Originally I did not have a position on production. The theory arose from two definitions, one of productivity and the other of technical progress and an assumption of returns to scale. Everything else followed.

        I expect that all accepted empirical theories should not be invalidated by the empirical evidence. Much of my paper demonstrates that this is true. It passes Popper’s validation tests and is a Lakosian progressive research programme. It would appear that economists do not understand what these are and their significance.

        Yes it does show fundamental constraints on how economies work. When I publish a paper on abstract growth theory will the very surprising policy implications be visible.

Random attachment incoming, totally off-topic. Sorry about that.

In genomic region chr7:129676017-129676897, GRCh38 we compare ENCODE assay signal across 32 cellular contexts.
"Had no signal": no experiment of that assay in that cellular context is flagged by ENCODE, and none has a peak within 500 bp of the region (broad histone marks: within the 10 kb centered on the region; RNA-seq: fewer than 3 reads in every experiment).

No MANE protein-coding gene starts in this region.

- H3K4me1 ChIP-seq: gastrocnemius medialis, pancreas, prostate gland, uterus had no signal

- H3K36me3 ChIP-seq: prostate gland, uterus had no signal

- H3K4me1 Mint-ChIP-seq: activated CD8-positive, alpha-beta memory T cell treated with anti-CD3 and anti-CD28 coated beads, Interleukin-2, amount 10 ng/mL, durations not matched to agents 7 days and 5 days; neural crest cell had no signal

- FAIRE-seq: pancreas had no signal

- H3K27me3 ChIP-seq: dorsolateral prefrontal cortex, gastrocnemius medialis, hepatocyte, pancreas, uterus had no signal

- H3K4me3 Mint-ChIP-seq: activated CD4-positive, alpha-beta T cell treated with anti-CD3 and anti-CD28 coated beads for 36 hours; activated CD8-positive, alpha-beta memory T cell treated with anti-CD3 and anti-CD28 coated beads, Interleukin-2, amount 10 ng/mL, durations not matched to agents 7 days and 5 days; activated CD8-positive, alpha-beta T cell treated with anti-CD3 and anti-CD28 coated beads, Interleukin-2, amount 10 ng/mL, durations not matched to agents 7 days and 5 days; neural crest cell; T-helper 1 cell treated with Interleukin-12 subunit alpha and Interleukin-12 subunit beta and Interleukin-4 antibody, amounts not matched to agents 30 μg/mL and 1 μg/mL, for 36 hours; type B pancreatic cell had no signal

As you are the only mathematician that I know of who has seen my paper, I would ask you to confirm that the mathematics presented are correct. This would appear to be an important first step.

      • November 5, 2019 at 6:49 pm

        Frank,

        My problem is that people seem to varying ideas about what ‘mathematically correct’ means, and mathematicians have been blamed because of this misunderstanding. I have some hopes of resolving this problem, but aren’t there yet.

      • Frank Salter
        November 6, 2019 at 9:18 am

        Dave,

        I was asking you to confirm that my mathematical manipulations are not in error. That is all. There are many who do not have the mathematical understanding to determine that so it would do them a service.

  6. ghholtham
    November 4, 2019 at 1:47 pm